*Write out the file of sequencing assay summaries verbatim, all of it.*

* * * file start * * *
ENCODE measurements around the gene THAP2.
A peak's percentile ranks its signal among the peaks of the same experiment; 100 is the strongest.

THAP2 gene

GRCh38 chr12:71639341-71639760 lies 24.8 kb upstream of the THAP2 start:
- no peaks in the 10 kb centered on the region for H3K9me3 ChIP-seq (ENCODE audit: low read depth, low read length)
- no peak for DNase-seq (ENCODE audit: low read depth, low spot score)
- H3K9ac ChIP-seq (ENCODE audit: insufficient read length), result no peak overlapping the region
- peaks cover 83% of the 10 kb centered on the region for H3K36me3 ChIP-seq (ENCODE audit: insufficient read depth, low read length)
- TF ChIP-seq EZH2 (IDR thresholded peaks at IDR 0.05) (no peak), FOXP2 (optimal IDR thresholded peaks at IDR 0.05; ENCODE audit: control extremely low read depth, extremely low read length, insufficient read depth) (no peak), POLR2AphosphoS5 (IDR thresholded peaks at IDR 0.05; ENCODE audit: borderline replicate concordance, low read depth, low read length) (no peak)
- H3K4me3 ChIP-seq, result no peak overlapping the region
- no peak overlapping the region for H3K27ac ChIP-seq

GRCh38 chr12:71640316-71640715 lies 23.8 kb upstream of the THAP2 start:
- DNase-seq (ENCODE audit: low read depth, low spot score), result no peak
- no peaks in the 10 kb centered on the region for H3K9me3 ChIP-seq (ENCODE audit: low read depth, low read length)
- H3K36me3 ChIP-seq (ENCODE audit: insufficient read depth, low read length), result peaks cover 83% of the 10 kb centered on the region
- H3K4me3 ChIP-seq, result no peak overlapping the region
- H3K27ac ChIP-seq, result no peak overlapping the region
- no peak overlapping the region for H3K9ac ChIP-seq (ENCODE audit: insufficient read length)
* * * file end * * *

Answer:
ENCODE measurements around the gene THAP2.
A peak's percentile ranks its signal among the peaks of the same experiment; 100 is the strongest.

THAP2 gene

GRCh38 chr12:71639341-71639760 lies 24.8 kb upstream of the THAP2 start:
- no peaks in the 10 kb centered on the region for H3K9me3 ChIP-seq (ENCODE audit: low read depth, low read length)
- no peak for DNase-seq (ENCODE audit: low read depth, low spot score)
- H3K9ac ChIP-seq (ENCODE audit: insufficient read length), result no peak overlapping the region
- peaks cover 83% of the 10 kb centered on the region for H3K36me3 ChIP-seq (ENCODE audit: insufficient read depth, low read length)
- TF ChIP-seq EZH2 (IDR thresholded peaks at IDR 0.05) (no peak), FOXP2 (optimal IDR thresholded peaks at IDR 0.05; ENCODE audit: control extremely low read depth, extremely low read length, insufficient read depth) (no peak), POLR2AphosphoS5 (IDR thresholded peaks at IDR 0.05; ENCODE audit: borderline replicate concordance, low read depth, low read length) (no peak)
- H3K4me3 ChIP-seq, result no peak overlapping the region
- no peak overlapping the region for H3K27ac ChIP-seq

GRCh38 chr12:71640316-71640715 lies 23.8 kb upstream of the THAP2 start:
- DNase-seq (ENCODE audit: low read depth, low spot score), result no peak
- no peaks in the 10 kb centered on the region for H3K9me3 ChIP-seq (ENCODE audit: low read depth, low read length)
- H3K36me3 ChIP-seq (ENCODE audit: insufficient read depth, low read length), result peaks cover 83% of the 10 kb centered on the region
- H3K4me3 ChIP-seq, result no peak overlapping the region
- H3K27ac ChIP-seq, result no peak overlapping the region
- no peak overlapping the region for H3K9ac ChIP-seq (ENCODE audit: insufficient read length)